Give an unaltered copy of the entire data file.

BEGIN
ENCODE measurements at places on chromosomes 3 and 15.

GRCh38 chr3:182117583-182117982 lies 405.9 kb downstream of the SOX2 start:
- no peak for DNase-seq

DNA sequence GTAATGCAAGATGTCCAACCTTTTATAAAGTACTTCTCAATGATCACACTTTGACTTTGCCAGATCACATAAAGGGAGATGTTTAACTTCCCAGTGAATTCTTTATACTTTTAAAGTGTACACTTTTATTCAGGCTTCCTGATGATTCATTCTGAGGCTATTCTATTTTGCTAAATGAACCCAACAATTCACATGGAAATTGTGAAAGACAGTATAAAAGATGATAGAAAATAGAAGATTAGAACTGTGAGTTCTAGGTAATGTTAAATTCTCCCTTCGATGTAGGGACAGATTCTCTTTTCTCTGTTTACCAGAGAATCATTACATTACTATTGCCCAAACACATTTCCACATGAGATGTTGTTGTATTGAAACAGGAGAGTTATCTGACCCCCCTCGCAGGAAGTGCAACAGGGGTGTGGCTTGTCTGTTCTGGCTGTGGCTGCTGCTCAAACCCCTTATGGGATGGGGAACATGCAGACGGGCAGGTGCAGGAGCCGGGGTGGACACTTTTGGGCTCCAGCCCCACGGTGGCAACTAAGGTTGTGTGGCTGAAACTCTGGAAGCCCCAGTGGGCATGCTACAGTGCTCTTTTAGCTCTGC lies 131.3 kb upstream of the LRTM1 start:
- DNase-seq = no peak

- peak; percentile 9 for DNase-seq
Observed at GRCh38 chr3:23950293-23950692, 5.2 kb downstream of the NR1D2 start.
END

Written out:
ENCODE measurements at places on chromosomes 3 and 15.

GRCh38 chr3:182117583-182117982 lies 405.9 kb downstream of the SOX2 start:
- no peak for DNase-seq

DNA sequence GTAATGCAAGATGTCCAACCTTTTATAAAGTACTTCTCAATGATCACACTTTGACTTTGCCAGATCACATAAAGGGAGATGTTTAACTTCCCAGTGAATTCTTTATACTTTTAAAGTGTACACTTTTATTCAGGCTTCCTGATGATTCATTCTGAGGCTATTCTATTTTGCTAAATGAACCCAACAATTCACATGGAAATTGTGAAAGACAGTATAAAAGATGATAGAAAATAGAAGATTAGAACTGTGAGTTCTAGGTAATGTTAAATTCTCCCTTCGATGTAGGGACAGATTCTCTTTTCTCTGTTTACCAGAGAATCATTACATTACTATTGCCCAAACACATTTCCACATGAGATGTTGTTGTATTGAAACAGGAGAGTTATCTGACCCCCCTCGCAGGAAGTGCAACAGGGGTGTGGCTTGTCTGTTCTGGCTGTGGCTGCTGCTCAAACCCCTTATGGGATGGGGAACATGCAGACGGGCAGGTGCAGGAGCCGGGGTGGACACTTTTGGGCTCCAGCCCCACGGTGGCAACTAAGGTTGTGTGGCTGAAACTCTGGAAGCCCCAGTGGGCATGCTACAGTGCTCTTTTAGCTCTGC lies 131.3 kb upstream of the LRTM1 start:
- DNase-seq = no peak

- peak; percentile 9 for DNase-seq
Observed at GRCh38 chr3:23950293-23950692, 5.2 kb downstream of the NR1D2 start.